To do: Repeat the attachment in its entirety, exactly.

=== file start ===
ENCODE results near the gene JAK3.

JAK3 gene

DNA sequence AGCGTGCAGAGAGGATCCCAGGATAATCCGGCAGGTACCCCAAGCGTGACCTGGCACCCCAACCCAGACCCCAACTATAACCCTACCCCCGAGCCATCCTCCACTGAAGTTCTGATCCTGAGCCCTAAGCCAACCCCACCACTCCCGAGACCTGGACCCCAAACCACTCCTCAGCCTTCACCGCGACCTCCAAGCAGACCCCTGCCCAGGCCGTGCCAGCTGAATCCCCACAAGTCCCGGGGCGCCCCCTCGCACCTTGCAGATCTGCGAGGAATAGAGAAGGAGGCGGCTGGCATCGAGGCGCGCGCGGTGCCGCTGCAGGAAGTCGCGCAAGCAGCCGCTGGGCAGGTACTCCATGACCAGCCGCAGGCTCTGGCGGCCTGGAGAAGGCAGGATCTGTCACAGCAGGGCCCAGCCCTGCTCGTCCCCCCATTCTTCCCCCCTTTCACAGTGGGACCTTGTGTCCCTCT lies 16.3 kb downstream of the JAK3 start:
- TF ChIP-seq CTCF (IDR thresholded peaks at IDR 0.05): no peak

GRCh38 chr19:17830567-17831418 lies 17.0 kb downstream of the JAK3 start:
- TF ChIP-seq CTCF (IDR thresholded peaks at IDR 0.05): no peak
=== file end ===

ENCODE results near the gene JAK3.

JAK3 gene

DNA sequence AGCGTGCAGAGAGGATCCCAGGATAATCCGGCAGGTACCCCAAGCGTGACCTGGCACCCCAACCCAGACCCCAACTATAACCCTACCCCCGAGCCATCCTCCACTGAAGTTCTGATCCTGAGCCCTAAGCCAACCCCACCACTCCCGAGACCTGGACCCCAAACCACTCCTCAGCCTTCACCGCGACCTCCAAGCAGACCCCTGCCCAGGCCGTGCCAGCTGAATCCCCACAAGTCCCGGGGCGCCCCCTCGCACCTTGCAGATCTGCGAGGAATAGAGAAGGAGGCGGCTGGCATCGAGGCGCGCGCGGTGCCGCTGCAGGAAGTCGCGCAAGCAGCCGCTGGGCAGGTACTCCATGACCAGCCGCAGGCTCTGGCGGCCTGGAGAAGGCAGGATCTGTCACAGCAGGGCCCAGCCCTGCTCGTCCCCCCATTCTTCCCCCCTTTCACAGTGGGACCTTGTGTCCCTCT lies 16.3 kb downstream of the JAK3 start:
- TF ChIP-seq CTCF (IDR thresholded peaks at IDR 0.05): no peak

GRCh38 chr19:17830567-17831418 lies 17.0 kb downstream of the JAK3 start:
- TF ChIP-seq CTCF (IDR thresholded peaks at IDR 0.05): no peak